INDIANAPOLIS –– Should Indiana get rid of the license to carry a gun in public?
Supporters of a bill that would remove the permit process said permits punish the law abiding citizen, but those opposed claim the screening process keeps Hoosiers safe.
“Anything that can make things easier for somebody who is a law abiding citizen is always something that I think I’m going to try to support,” said Indianapolis gun owner Eric Housman.
Like many who support getting rid of permits to carry a gun, he doesn’t think he should have to go through a screening process to practice his second amendment right.
“I think we are all very strong supporters of the second amendment,” responded Lafayette Police Chief Patrick Flannelly with the Indiana Association of Chiefs of Police. “By repealing processes like this that are good screening mechanisms, we are going to put more guns out on the street, and there are going to be people that should not be carrying them will be carrying them.”
Flannelly said his department alone denied 55 people from getting carry permits last year based on their background check. But the bill does still make it illegal for people with certain criminal backgrounds to carry a gun in public, they just need to know Indiana law well enough to know they don’t qualify.
“There are 16 states that have already adopted constitutional carry,” said Guy A. Relford, the CEO and co-founder of the 2A Project and an Indiana second amendment lawyer. “There is no data from any of those states that says that their violent crime rate went up, that says that their officer shootings went up in terms of officers being shot, that their handgun crimes generally went up.”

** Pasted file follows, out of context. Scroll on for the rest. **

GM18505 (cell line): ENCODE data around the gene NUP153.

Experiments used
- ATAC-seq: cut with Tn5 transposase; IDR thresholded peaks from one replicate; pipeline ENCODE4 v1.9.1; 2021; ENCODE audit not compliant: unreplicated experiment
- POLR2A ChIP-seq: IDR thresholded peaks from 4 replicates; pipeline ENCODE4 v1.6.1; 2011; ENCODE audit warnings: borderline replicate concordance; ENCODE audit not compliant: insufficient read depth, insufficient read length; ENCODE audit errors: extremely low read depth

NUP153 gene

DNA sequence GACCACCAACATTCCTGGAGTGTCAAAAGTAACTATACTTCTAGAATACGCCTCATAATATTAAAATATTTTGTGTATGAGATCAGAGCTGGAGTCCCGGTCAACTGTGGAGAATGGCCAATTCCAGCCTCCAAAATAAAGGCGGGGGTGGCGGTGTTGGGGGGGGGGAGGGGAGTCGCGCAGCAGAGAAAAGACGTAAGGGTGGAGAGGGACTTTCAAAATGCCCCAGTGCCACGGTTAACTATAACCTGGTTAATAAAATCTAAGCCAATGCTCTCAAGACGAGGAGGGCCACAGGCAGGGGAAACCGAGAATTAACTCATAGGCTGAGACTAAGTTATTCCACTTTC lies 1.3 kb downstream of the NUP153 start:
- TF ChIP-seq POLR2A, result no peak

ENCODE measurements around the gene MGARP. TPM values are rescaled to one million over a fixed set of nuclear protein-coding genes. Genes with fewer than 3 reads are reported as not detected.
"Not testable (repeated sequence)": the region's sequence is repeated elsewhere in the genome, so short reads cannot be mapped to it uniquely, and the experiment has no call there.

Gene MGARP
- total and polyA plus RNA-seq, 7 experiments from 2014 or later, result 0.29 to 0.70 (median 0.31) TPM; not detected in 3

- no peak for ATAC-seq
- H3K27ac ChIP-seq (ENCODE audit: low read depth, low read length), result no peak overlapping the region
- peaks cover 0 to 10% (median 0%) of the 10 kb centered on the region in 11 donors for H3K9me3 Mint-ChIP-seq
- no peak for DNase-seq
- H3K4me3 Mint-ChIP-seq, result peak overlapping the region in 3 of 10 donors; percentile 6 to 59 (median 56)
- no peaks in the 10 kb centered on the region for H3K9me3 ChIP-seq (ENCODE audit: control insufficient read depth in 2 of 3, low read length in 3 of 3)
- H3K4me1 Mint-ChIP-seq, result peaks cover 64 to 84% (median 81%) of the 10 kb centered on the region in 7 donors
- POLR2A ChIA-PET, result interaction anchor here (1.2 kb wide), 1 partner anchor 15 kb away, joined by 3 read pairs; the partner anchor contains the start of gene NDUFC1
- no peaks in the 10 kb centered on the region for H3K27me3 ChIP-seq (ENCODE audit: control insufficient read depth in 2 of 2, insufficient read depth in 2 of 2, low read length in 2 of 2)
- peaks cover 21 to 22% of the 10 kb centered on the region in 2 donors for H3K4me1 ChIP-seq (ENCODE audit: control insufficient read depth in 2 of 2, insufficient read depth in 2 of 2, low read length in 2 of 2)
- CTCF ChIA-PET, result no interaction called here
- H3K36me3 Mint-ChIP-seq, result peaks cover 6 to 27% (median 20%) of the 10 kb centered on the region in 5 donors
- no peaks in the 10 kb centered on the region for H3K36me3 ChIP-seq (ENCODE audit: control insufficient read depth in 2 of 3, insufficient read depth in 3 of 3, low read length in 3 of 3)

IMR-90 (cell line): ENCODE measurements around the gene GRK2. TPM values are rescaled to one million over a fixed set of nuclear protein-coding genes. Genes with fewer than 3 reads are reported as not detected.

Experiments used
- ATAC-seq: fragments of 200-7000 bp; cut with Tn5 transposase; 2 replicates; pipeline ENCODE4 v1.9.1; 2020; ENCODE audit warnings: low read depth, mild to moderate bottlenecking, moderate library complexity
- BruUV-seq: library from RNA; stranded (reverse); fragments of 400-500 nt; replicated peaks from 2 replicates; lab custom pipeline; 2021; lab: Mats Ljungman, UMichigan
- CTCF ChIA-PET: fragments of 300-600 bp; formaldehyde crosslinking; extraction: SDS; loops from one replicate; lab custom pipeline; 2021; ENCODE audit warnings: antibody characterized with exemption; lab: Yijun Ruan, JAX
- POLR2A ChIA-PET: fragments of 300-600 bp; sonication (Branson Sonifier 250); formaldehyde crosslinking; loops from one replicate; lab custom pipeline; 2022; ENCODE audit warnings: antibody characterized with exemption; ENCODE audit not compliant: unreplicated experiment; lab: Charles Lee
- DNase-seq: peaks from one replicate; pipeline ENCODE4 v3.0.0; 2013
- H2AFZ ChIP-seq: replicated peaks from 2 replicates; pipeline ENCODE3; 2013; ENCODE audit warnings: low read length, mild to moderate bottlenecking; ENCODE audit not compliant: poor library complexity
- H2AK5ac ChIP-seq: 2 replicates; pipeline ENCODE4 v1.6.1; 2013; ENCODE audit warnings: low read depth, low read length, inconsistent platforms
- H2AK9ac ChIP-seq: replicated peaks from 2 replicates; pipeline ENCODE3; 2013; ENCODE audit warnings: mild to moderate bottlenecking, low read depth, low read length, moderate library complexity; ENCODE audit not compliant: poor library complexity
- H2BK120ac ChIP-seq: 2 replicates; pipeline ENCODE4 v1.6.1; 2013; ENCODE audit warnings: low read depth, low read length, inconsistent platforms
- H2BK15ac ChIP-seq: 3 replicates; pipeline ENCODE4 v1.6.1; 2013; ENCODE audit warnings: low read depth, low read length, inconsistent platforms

However, Jody L. Madeira, Ph.D. professor of law at the Indiana University Mauer School of Law, said she has seen research that raises red flags in those states.
“Just as a social science researcher well versed in peer reviewed studies that suggest that homicide with firearm and suicide with firearm increase dramatically in states that either get rid of permits to purchase or permits to carry,” said Madeira.
Flannelly remains especially concerned about law enforcement.
“We are going to remove a tool from our law enforcement officers to help make communities safer and actually help keep our police officers safer,” said Flannelly.
“I say that tool should have never existed in the first place,” responded Relford. “When you are talking about a law abiding citizen who is only doing what the constitution guarantees him a right to do.”
He said it doesn’t make sense for people to think a permit process would stop bad actors from carrying guns.
“Opponents to this bill will have you believe that someone who is not afraid of the death penalty, not afraid of life in prison, is afraid of a class A misdemeanor. That’s non-sensible,” said Relford.
Housman agreed and fears this will hurt innocent people who need to carry guns now.
“There’s that waiting period there, and anything can happen,” said Housman.
“We’re talking weeks, not months or years,” responded Flannelly.
“If I have a constitutionally protected right, why do I have to ask permission from the government in order to exercise that right if I’m a law abiding citizen who is not prohibited by either state and federal law from carrying a gun?” said Relford.
Indiana Governor Eric Holcomb said he believes Hoosiers have a constitutional right to carry the way it is right now. Holcomb said he will be paying close attention to this bill and its final language.
A House Public Policy Committee listened to hours of testimony Wednesday on both sides of the bill but will vote at another time.
We will continue following this as it moves through the process.